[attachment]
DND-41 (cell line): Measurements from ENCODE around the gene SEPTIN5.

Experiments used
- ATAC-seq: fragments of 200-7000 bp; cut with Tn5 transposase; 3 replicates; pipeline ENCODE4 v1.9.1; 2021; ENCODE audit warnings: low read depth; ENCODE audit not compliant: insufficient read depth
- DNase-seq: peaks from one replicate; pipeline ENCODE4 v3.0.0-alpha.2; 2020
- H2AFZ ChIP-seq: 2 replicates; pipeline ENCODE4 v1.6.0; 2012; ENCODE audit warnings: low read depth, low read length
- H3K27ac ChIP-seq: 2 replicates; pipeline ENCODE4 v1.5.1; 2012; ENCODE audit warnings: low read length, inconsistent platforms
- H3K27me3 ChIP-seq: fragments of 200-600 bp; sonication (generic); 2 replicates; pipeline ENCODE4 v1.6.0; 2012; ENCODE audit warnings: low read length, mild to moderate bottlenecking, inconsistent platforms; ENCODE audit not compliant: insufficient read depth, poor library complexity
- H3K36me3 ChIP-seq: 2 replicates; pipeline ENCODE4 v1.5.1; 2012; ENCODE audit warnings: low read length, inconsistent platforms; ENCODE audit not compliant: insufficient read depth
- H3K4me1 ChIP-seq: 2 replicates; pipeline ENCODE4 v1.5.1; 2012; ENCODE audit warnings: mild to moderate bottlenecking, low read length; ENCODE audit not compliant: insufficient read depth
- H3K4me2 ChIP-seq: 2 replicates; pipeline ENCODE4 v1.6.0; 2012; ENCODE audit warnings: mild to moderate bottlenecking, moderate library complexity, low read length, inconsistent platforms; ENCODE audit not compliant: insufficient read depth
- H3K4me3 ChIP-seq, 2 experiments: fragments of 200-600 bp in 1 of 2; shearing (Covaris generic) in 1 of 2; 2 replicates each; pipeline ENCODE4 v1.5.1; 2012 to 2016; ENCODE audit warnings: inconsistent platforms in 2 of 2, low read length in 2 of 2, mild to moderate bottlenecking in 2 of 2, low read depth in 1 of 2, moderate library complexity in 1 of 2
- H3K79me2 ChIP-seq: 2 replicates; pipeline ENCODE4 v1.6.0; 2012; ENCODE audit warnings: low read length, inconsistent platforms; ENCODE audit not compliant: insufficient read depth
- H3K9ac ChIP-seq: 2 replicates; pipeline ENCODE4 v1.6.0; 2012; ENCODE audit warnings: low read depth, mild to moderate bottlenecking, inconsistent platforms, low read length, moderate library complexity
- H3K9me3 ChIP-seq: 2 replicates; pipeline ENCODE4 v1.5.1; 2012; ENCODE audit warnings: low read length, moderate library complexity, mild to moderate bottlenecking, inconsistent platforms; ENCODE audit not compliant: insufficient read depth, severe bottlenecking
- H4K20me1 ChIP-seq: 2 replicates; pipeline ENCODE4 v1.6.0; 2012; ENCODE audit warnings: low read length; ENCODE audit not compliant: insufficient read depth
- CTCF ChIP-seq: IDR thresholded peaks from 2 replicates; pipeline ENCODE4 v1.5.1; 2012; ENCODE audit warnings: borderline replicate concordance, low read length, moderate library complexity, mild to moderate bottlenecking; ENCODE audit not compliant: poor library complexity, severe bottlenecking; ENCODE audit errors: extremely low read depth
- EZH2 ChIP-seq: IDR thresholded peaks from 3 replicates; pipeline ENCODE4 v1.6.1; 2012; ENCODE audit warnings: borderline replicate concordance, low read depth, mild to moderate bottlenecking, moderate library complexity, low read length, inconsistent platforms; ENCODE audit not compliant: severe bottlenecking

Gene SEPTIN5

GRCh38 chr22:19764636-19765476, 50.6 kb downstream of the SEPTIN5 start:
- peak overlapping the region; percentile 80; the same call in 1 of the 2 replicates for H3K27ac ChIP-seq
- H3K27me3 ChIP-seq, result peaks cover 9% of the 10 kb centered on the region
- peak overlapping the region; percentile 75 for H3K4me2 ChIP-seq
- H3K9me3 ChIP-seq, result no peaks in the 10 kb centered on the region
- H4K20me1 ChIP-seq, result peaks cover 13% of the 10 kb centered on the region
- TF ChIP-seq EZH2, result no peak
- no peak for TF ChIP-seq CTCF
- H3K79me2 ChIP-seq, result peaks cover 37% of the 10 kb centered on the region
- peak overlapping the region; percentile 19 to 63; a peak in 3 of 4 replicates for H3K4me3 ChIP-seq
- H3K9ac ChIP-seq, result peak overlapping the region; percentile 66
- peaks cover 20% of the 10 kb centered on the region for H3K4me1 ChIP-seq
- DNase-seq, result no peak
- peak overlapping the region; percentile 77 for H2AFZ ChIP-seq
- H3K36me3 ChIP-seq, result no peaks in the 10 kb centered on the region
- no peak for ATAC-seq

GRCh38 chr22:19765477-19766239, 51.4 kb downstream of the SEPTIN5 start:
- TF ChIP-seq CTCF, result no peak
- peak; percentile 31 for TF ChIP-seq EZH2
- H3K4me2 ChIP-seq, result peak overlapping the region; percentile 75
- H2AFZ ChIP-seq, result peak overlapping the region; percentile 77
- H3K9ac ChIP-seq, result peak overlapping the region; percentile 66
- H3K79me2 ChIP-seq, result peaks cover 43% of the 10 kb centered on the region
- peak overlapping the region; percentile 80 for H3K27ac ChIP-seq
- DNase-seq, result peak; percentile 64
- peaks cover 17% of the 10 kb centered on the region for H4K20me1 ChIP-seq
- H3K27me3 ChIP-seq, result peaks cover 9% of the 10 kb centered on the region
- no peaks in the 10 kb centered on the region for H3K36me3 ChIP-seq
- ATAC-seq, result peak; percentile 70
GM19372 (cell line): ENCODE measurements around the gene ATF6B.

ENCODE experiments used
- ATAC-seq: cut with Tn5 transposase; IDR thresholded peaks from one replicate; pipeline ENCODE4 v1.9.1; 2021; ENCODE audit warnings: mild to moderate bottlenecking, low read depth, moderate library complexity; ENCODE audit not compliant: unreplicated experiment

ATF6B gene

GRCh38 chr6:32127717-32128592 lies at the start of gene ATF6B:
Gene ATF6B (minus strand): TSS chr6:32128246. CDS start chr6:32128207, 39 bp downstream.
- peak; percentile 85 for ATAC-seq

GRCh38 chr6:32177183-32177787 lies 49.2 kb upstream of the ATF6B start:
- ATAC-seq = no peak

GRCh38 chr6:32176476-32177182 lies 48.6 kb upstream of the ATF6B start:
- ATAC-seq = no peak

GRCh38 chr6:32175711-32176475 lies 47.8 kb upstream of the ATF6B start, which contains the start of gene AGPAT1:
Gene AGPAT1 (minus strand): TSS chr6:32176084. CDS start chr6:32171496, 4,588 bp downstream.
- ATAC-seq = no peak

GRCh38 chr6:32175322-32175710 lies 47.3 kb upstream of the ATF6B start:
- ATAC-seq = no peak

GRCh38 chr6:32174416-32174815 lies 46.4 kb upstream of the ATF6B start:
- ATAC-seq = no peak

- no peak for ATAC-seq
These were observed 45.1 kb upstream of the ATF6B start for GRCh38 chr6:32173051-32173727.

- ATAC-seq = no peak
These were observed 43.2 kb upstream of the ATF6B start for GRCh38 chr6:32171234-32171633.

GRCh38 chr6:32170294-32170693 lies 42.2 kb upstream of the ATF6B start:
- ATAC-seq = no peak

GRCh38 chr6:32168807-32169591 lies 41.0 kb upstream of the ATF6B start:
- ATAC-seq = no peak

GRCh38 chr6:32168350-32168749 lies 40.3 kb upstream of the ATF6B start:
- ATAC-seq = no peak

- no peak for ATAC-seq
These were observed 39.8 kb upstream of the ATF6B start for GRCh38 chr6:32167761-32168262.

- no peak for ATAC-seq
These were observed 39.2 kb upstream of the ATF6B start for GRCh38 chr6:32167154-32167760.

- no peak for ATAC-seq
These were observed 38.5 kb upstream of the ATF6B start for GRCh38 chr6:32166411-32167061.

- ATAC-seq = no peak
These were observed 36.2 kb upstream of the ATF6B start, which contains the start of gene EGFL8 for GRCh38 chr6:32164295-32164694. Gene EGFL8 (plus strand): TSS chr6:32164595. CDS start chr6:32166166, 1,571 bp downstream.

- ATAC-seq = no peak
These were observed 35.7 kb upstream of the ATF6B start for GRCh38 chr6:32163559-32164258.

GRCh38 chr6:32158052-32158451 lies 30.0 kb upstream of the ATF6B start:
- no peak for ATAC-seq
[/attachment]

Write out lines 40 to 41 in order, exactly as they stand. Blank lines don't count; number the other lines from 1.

- H3K9ac ChIP-seq, result peak overlapping the region; percentile 66
- H3K79me2 ChIP-seq, result peaks cover 43% of the 10 kb centered on the region